Wednesday, January 9, 2013

Winter wonders - the seed catalog

Catalogs galore!

January is one of the best times in the world for people who like to dream of gardening. There's not really anything outdoors to be done, at least in New England, but you can sit and dream and plan to your heart's content. January is the time when the seed catalogs start arriving!

So far, I've gotten eight of them, and I'm expecting several more over the next couple of weeks. I have the "standard" one, Burpee, because there are a few things I like to buy from them even though they're known to consort with evil corporations like Monsanto. They do carry some organic seeds now, too. I have Miller Nurseries as well, which is largely for fruits and perennial vegetables. The third normal catalog I get is Gurney's and I very rarely buy anything from them. However they sometimes send me $10 off coupons with no restrictions, so I'll go buy exactly that much (including shipping) so I get something for free. I'm wary of Gurney's though, as they do sell seeds tainted by the GMO monster.

My favorite catalogs are the specialty ones, though. Sow True Seed, which covers tons of stuff and comes out of Asheville, NC, has so many amazing items to choose from. Bountiful Gardens, too, has a great selection. Then there's Territorial Seed Co., Johnny's Selected Seeds, and Seed Savers Exchange. The best part about these catalogs is that they're all open pollinated seeds, Heirlooms or organic (or both). I don't have to be careful and check every item for GMOs and connections to Monsanto because I know these companies stand head and shoulders above the others, ethically speaking.

Seed Savers Exchange
For pure viewing pleasure, Seed Savers Exchange is my absolute favorite. It's a glossy color catalog, and everything in it is certified USDA organic. They have a lot of Heirloom varieties available. There's a certain joy knowing that you're planting the same variety of seeds as your grandparents did, or their parents. The harvest may be a bit smaller (or in some cases, a lot smaller) than their non-organic and modern brothers, but they make up for it in flavor and beauty.

Reading a seed catalog can be done in a variety of ways. Usually the beginning of January sees me simply paging through them, taking in all the images and some of the information. If there's anything really special I'd like to try, I'll mark it (I keep a highlighter with my catalogs!), but generally that happens later in the month.

By the end of January, I being to yearn for the warmer weather to arrive so I can put seeds out. Just as soon as the snow goes and the soil can be worked, I remind myself, I can put peas and beans out there! I start going through the catalogs in a lot more serious manner.

First, I decide on the basics. What do I always have in the garden? Tomatoes for sure, and beans, peas, cucumbers, and a variety of herbs. Do I have any of those seeds from last year that I need to use up? I check my box of seeds that sleeps in the liquor cabinet, to determine if I have left-overs from last year or seed I put away from my own crops. The remaining items on my list become the basis of my seed shopping list.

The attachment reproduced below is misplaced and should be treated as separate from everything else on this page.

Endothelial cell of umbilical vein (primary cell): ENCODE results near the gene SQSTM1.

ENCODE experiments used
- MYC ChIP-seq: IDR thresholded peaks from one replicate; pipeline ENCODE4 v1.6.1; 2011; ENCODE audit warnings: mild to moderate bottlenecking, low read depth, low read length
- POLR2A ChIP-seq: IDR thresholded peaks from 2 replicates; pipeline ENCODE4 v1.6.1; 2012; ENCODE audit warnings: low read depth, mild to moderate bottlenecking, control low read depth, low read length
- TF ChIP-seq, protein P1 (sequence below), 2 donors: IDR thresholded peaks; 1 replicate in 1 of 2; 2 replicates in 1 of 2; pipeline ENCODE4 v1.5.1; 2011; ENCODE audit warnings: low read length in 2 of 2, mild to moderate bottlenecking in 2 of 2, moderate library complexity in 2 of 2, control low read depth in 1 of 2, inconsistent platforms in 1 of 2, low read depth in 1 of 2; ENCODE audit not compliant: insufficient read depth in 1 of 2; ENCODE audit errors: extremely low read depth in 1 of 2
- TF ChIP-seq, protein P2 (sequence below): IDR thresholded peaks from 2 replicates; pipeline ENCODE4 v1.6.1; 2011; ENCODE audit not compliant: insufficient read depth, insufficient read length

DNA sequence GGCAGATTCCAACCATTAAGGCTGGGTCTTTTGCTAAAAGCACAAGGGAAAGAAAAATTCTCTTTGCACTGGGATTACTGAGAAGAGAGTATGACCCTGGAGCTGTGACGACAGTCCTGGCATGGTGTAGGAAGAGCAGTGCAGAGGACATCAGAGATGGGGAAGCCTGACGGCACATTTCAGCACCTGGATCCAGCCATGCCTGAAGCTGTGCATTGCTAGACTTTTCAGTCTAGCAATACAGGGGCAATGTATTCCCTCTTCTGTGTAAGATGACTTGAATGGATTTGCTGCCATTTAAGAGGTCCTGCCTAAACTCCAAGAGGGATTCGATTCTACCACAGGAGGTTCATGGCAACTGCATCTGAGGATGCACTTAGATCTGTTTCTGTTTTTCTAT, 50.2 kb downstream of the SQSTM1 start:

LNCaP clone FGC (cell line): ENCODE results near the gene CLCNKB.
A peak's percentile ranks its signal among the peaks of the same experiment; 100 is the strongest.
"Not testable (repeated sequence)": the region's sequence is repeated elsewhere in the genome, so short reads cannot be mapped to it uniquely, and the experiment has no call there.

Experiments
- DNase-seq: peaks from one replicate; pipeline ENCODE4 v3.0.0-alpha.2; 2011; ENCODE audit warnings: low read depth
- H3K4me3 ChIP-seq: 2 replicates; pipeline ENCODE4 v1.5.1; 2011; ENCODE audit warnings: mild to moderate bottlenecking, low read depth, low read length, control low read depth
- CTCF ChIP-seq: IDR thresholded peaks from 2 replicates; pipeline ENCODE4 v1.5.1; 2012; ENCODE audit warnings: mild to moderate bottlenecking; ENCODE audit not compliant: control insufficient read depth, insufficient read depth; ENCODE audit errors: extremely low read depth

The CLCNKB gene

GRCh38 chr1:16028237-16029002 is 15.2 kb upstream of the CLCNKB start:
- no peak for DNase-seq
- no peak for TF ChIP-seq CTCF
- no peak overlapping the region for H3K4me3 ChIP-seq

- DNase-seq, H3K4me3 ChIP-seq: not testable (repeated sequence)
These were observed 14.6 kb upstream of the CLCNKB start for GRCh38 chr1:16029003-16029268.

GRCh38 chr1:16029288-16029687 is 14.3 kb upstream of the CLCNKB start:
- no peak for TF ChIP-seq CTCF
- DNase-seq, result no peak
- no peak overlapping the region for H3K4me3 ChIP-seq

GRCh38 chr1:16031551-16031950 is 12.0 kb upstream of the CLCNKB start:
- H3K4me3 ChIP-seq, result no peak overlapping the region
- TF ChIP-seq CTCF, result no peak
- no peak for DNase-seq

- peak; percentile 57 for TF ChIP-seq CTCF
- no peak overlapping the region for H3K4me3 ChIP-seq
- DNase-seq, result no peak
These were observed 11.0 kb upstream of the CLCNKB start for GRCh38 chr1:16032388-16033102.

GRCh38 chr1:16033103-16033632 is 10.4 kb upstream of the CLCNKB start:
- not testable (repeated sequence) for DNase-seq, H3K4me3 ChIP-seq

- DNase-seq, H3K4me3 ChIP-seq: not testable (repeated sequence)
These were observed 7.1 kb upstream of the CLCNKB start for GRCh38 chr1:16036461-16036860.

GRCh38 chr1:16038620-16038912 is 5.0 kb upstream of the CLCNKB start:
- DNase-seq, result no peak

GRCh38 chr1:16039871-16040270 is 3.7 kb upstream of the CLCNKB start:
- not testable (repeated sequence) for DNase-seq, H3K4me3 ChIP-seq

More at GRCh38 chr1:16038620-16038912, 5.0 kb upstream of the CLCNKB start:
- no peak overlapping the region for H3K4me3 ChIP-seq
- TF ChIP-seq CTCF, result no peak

The second thing I do is figure out how many row-feet of each thing I will be planting. My raised beds are ten feet long, but with peas and cucumbers I plant on both sides of the trellis I use to hold them up, so I have to double the number of feet I need to purchase. The catalog tells you how closely you can plant things, and you can also check against the square foot gardening list to see if you can squish into a smaller space.

Once you know how many row-feet you need, and how many seeds you can plant per row-foot, you can calculate how many seeds you need. Always buy a few extra, just in case you decide to stagger your planting (a great idea for beans and peas) or you have a few holes in your row because of predators.

Information from a catalog
Each entry in your seed catalogs will have similar information. There will be a number, sometimes with a code attached (the 'key' will be listed somewhere else in the catalog), and this is the number you use on the order form. There's a name, and then a bit of history. Some background about the growth of the plant will be listed, along with some new vocabulary words: parthenocarpic, for instance, and gynoecious, along with others. If you aren't familiar with a term, go look it up. Google is your friend!

Info about a Thai pepper
Some catalogs have more information, including what the crop looks like, how prolific it is, and personal anecdotes. You can find out about the flavor, any problems that are known, and how long it takes to grow to maturity. At the bottom of each entry will be the price for the seeds. Some stores sell only one size, but others have a variety of sizes you can choose from, ranging from "sampler" (a handful) to pounds.

Have fun with your seed catalogs! Make lists: what you need, what you want, what you expect to purchase. Figure out where each item will go in your garden. Even in the snow, you can go size things out.

By the beginning of February, you should be ready to put your order(s) in. Sometimes I can find everything I want in one catalog, but often I purchase from two, plus pick a few small packages up at the local Agway or seed exchange. Once everything is ordered, your work really begins!

Next week we'll talk about ingenious ways of making a sprouting and planting schedule, and how to get organized before the spring rush hits! (Added Jan 14: Click here to read about planting schedules!)

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